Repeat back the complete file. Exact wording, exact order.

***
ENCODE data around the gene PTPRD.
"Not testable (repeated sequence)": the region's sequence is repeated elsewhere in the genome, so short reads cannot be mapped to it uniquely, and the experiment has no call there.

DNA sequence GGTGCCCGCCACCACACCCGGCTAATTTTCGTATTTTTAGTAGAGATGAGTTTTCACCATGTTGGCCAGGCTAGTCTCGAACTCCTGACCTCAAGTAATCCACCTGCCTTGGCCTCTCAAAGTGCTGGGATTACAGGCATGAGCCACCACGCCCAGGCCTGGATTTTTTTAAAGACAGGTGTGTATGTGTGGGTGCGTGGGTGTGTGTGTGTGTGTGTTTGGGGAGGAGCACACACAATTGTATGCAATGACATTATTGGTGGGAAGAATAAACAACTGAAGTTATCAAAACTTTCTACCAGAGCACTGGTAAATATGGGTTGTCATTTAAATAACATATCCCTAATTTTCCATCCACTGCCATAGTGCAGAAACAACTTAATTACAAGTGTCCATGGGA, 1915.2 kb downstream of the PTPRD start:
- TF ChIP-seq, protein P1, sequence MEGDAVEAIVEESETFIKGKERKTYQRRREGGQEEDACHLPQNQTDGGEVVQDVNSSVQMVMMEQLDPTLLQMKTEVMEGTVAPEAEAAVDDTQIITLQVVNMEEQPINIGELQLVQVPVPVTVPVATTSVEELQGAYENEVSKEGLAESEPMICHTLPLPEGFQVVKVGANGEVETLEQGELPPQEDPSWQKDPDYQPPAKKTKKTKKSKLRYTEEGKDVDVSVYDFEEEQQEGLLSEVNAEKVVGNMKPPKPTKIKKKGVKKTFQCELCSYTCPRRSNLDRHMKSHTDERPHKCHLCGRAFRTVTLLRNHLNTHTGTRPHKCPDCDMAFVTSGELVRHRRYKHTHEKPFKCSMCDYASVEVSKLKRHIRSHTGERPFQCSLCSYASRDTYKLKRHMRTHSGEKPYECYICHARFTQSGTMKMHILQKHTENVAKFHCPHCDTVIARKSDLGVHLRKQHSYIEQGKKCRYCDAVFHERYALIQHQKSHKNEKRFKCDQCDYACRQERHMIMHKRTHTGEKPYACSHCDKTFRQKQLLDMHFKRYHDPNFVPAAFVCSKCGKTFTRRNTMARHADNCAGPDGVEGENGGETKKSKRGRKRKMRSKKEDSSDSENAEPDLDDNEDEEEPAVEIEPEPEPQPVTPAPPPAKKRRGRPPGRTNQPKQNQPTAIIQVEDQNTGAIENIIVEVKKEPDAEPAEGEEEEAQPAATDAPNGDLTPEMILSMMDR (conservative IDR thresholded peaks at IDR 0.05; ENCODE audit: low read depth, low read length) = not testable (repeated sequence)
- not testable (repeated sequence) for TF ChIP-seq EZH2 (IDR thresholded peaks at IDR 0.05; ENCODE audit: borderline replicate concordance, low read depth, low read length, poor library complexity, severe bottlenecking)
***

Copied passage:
ENCODE data around the gene PTPRD.
"Not testable (repeated sequence)": the region's sequence is repeated elsewhere in the genome, so short reads cannot be mapped to it uniquely, and the experiment has no call there.

DNA sequence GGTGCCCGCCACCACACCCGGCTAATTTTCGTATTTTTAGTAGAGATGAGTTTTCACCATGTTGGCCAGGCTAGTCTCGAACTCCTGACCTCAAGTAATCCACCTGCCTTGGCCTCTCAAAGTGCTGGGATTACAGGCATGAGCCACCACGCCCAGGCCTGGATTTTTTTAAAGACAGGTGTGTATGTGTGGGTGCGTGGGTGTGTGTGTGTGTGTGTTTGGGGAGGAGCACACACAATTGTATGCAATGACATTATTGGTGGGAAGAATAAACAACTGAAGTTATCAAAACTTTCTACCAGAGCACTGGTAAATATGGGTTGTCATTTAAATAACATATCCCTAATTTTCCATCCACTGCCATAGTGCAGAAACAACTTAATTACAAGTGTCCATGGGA, 1915.2 kb downstream of the PTPRD start:
- TF ChIP-seq, protein P1, sequence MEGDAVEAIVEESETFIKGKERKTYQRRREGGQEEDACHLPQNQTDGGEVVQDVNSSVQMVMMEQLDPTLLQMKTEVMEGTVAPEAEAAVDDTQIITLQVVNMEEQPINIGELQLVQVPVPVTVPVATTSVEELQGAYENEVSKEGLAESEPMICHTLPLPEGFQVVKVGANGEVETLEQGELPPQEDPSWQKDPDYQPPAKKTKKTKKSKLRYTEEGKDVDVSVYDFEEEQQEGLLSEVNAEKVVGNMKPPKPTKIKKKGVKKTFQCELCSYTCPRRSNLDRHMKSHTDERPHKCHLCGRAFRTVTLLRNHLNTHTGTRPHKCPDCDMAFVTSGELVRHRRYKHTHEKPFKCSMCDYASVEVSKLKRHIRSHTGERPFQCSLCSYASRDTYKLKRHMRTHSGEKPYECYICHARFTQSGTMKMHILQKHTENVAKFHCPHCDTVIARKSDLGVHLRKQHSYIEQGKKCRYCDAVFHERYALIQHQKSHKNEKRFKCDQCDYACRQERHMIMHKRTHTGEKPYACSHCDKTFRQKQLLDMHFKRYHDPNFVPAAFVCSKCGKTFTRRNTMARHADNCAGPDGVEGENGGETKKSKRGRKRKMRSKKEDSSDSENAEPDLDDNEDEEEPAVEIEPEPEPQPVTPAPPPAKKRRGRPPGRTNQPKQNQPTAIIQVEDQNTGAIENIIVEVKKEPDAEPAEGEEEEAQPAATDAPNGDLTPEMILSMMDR (conservative IDR thresholded peaks at IDR 0.05; ENCODE audit: low read depth, low read length) = not testable (repeated sequence)
- not testable (repeated sequence) for TF ChIP-seq EZH2 (IDR thresholded peaks at IDR 0.05; ENCODE audit: borderline replicate concordance, low read depth, low read length, poor library complexity, severe bottlenecking)